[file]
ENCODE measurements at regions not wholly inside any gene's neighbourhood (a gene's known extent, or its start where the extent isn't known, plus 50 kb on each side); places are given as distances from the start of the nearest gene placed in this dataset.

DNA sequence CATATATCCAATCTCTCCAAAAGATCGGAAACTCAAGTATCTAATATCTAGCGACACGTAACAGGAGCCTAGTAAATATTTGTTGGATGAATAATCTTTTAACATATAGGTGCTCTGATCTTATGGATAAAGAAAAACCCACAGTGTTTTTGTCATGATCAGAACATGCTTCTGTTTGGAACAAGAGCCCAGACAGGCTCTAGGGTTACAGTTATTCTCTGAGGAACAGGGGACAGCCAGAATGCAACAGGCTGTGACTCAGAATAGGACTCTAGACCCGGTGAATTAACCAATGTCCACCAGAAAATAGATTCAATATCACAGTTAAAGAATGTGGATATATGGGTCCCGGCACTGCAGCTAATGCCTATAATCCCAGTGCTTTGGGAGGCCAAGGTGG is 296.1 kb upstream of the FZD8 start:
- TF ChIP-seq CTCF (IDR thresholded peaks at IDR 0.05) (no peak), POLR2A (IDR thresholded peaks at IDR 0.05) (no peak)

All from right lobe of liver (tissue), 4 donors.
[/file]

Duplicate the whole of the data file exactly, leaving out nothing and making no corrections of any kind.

ENCODE measurements at regions not wholly inside any gene's neighbourhood (a gene's known extent, or its start where the extent isn't known, plus 50 kb on each side); places are given as distances from the start of the nearest gene placed in this dataset.

DNA sequence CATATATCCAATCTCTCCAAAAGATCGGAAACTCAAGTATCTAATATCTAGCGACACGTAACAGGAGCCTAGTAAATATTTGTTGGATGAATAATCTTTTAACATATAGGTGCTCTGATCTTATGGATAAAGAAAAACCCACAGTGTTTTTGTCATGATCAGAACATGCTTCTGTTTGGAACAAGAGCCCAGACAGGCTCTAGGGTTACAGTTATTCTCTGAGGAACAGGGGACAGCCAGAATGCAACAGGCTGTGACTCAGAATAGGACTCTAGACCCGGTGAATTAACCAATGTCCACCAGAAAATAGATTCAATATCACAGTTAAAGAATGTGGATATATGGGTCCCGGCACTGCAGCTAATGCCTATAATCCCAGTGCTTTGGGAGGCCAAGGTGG is 296.1 kb upstream of the FZD8 start:
- TF ChIP-seq CTCF (IDR thresholded peaks at IDR 0.05) (no peak), POLR2A (IDR thresholded peaks at IDR 0.05) (no peak)

All from right lobe of liver (tissue), 4 donors.